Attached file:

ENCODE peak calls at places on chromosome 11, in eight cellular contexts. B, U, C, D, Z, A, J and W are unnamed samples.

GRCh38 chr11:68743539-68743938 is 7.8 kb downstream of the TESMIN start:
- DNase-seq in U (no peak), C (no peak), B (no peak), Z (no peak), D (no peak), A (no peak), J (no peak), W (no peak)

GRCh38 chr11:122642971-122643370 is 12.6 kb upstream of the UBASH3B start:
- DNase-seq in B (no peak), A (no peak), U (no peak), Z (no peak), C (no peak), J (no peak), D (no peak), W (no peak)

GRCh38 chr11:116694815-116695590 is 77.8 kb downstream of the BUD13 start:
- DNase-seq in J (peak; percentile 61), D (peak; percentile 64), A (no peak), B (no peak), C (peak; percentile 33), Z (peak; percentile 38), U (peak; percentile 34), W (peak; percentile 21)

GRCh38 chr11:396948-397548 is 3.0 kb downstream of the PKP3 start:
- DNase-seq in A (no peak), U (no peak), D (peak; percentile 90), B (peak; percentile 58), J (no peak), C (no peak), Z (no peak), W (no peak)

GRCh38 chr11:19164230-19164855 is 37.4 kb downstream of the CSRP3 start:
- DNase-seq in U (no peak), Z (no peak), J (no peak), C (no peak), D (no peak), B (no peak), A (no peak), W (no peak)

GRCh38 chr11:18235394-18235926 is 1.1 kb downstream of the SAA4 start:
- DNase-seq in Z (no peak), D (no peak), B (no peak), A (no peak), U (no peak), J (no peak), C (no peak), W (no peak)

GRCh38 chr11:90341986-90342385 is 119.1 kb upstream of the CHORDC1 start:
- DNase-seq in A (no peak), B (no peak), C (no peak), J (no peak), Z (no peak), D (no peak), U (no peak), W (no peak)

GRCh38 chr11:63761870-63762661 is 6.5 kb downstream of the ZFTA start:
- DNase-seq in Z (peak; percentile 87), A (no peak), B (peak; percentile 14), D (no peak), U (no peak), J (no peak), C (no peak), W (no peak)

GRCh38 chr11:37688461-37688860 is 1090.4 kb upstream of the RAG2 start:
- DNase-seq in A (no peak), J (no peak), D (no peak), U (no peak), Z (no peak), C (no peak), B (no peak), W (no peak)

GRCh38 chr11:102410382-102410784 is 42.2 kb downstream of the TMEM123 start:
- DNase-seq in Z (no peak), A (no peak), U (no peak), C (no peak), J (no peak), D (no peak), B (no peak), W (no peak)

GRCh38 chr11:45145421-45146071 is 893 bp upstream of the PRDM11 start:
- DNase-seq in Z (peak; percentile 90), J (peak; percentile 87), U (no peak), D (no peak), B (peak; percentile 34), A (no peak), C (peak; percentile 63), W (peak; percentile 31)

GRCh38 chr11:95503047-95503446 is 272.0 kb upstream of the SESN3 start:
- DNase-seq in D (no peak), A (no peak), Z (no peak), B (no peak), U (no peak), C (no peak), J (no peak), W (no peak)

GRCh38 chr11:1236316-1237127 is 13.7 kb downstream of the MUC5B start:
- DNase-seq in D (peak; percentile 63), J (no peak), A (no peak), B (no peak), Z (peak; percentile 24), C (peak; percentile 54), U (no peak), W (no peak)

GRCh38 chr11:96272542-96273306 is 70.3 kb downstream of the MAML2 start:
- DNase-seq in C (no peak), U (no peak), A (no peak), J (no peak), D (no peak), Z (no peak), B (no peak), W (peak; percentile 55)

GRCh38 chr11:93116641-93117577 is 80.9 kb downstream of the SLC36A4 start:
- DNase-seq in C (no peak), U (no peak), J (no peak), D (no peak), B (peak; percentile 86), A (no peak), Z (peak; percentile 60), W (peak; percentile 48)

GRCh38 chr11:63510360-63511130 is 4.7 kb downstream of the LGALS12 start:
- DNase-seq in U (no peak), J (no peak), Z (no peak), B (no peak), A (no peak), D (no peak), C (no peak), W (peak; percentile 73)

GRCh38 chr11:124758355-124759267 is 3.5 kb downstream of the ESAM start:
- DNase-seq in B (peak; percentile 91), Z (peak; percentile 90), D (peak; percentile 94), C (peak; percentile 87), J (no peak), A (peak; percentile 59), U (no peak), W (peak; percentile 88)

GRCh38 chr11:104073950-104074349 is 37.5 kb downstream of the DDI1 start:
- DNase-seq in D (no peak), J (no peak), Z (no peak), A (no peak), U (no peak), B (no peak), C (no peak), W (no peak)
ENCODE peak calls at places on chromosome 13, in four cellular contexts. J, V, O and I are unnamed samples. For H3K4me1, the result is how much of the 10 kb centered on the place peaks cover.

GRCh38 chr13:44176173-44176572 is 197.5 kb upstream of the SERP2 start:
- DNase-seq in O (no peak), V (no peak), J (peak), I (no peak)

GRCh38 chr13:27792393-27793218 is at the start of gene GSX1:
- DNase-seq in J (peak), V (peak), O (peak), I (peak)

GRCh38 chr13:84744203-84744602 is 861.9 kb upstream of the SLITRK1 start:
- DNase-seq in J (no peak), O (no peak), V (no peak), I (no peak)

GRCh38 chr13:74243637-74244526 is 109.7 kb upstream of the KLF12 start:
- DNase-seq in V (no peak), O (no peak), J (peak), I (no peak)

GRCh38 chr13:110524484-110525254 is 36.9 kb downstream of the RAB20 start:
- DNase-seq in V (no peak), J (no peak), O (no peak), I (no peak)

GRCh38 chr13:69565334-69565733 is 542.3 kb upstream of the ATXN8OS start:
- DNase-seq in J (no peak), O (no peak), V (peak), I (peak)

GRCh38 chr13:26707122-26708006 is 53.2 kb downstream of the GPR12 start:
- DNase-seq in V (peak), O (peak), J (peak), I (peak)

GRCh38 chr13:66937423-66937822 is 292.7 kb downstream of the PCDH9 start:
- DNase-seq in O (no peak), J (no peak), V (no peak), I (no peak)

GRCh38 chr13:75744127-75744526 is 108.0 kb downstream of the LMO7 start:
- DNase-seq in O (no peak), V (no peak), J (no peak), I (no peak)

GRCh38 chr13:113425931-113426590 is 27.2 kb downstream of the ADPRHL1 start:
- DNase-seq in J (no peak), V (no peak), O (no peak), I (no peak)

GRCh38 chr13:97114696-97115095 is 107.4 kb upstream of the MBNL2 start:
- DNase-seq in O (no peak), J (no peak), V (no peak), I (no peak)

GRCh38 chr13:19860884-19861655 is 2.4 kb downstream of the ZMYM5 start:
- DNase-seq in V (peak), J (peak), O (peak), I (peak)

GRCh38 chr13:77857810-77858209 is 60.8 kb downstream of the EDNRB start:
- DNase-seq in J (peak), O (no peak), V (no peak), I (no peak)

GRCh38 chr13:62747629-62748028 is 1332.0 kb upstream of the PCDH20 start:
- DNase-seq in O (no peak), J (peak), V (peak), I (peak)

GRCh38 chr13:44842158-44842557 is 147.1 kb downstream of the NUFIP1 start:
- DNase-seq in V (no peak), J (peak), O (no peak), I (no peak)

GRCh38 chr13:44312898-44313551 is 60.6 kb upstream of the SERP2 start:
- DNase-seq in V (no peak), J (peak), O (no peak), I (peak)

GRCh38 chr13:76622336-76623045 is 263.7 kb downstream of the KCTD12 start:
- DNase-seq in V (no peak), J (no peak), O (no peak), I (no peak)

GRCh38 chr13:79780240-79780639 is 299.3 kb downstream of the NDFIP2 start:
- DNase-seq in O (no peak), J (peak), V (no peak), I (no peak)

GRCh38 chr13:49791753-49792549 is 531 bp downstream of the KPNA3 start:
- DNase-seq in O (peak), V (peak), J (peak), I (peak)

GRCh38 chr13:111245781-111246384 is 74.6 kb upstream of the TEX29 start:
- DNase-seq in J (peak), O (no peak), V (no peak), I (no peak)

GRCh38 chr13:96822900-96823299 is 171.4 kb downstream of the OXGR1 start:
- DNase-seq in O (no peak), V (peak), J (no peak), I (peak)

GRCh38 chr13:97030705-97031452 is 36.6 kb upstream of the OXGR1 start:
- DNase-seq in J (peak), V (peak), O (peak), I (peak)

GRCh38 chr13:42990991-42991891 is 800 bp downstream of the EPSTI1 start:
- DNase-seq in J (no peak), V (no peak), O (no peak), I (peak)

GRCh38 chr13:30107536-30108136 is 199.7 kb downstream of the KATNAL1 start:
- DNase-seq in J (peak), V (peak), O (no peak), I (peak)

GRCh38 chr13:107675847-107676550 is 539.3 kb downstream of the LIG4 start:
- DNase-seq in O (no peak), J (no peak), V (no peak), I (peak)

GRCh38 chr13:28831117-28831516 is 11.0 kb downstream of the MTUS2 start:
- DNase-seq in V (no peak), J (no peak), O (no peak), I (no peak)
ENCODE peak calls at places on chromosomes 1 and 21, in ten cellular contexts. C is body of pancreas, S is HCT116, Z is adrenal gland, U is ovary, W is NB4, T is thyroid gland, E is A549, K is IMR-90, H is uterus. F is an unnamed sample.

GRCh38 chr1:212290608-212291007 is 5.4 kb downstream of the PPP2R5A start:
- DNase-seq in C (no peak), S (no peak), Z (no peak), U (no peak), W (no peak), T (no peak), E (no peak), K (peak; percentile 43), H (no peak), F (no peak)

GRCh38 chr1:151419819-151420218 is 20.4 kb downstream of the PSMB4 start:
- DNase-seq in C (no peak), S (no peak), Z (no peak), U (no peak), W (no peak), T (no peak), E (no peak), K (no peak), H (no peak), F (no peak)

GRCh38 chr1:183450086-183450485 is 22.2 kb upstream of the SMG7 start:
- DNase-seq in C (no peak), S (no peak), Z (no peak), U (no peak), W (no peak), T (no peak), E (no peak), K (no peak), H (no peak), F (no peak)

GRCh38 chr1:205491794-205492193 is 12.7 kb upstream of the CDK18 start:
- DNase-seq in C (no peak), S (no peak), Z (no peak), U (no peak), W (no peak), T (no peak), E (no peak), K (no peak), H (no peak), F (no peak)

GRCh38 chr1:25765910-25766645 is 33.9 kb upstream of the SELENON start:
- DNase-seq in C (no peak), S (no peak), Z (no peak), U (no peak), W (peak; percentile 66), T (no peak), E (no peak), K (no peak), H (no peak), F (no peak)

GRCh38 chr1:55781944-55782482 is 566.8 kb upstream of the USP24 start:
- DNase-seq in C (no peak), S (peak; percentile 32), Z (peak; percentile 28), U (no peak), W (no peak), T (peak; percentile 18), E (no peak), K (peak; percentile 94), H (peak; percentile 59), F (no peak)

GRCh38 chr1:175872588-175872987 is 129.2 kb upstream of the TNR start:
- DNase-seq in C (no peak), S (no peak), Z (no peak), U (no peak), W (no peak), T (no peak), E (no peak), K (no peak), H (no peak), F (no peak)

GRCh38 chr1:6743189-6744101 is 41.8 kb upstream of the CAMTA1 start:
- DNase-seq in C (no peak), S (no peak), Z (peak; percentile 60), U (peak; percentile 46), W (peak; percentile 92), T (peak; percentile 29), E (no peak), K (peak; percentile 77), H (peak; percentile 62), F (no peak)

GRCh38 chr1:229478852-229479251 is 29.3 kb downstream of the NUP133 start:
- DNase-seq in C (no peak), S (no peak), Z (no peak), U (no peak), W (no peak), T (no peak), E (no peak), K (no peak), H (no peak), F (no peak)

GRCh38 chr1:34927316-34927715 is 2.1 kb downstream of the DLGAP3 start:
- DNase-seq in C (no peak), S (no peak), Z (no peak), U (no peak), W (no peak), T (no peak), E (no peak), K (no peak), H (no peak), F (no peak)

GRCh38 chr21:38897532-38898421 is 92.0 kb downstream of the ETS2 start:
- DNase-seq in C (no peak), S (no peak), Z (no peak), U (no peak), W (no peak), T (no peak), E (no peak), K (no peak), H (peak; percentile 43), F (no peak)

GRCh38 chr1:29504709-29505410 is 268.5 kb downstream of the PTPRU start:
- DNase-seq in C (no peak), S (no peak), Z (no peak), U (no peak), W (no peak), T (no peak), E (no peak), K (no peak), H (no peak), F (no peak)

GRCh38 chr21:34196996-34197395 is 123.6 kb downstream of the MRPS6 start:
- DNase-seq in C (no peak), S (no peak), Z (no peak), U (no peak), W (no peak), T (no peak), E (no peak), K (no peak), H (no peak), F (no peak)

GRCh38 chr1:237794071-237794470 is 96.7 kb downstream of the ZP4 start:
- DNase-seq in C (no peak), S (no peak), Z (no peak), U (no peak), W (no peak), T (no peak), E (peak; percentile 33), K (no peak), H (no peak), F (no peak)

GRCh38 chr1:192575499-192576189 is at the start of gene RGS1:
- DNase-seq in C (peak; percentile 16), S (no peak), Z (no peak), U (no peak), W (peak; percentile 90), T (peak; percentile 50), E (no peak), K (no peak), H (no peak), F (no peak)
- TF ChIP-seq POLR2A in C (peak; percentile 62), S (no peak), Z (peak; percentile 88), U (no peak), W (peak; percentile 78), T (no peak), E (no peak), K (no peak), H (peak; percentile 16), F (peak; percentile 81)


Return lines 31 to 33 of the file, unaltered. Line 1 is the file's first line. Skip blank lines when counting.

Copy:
- DNase-seq in C (no peak), U (no peak), J (no peak), D (no peak), B (peak; percentile 86), A (no peak), Z (peak; percentile 60), W (peak; percentile 48)

GRCh38 chr11:63510360-63511130 is 4.7 kb downstream of the LGALS12 start:
- DNase-seq in U (no peak), J (no peak), Z (no peak), B (no peak), A (no peak), D (no peak), C (no peak), W (peak; percentile 73)